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When you have a lazy-created value, it’s often useful to lazy-create it in an asynchronous fashion. A simple Lazy<T> provides lazy initialization, but the initialization executes synchronously when the value is created.
The idea is to have a lazy-initialized task, which represents the initialization of the resource.
The factory delegate passed to the constructor can be either synchronous (Func<T>) or asynchronous (Func<Task<T>>); either way, it will be run on a thread pool thread. It will not be executed more than once, even when multiple threads attempt to start it simultaneously (this is guaranteed by the Lazy type).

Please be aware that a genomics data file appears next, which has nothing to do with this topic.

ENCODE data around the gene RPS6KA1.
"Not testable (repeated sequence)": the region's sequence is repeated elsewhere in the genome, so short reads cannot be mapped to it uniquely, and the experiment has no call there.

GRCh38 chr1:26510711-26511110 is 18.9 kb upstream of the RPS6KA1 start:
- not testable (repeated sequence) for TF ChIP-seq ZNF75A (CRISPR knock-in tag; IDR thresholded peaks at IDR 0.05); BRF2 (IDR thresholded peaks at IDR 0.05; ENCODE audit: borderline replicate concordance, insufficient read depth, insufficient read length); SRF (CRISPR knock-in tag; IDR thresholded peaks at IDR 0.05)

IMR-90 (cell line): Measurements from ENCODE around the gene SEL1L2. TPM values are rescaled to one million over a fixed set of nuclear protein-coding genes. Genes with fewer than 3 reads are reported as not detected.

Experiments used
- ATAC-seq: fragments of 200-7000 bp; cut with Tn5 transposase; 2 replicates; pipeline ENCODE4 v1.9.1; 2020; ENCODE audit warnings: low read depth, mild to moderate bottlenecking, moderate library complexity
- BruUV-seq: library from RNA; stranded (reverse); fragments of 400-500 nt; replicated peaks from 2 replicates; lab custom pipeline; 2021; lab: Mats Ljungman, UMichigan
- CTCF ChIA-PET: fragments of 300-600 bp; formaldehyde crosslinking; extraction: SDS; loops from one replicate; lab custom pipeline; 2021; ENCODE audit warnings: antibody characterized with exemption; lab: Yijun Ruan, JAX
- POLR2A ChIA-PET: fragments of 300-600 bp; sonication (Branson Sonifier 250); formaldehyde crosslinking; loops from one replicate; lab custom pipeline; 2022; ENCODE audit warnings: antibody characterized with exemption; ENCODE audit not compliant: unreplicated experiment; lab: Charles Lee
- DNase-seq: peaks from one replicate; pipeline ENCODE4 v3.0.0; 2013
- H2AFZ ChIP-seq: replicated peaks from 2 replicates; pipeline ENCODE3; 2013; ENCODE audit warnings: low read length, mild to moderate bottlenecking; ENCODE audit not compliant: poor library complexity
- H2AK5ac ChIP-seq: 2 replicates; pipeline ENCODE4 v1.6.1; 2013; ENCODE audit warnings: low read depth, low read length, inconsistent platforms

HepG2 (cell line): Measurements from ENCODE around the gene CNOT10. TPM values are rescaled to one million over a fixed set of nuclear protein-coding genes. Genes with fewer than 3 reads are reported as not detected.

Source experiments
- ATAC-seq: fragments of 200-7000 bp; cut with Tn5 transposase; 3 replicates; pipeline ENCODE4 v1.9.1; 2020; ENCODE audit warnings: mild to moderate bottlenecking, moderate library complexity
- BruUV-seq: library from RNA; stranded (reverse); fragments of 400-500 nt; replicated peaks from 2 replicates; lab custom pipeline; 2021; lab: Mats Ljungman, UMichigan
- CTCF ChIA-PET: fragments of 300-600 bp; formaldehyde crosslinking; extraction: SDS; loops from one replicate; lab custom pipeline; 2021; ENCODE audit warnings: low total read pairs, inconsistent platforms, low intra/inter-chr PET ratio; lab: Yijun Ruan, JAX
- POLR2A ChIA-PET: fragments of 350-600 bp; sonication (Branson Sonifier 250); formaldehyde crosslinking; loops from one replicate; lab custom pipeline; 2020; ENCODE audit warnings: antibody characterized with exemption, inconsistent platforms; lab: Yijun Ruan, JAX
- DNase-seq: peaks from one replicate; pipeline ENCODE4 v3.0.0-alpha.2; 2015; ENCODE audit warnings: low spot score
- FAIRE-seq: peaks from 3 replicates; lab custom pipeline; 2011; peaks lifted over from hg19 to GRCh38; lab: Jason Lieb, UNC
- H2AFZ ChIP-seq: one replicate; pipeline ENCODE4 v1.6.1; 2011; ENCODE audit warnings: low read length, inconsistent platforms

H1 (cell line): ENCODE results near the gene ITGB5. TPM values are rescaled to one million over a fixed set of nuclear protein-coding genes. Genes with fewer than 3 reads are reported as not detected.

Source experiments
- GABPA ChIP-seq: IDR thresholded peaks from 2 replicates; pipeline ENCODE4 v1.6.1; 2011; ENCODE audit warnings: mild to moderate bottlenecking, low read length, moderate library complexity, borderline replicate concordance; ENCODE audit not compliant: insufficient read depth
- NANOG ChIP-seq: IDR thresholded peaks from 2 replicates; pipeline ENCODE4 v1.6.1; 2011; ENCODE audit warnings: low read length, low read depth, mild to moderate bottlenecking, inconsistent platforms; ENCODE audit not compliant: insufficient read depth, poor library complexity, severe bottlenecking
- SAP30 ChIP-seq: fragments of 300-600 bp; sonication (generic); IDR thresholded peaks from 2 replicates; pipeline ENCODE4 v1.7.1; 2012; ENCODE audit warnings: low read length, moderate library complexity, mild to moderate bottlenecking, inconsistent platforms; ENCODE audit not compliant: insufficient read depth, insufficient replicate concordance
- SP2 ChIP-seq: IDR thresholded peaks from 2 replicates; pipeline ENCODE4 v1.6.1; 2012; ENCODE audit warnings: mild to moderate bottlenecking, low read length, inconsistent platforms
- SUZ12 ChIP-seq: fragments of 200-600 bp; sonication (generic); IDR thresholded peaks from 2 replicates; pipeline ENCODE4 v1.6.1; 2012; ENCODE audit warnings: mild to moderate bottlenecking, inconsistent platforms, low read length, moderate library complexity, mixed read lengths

There are two “triggers” which can start the initialization: awaiting an AsyncLazy<T> instance or explicitly calling Start. When the factory delegate completes, the value is available, and any methods awaiting the AsyncLazy<T> instance receive the value.
It takes a few minutes to wrap your head around the theory, but it’s really easy in practice:
The AsyncLazy<T> type is now part of Nito.AsyncEx, which you can get via NuGet.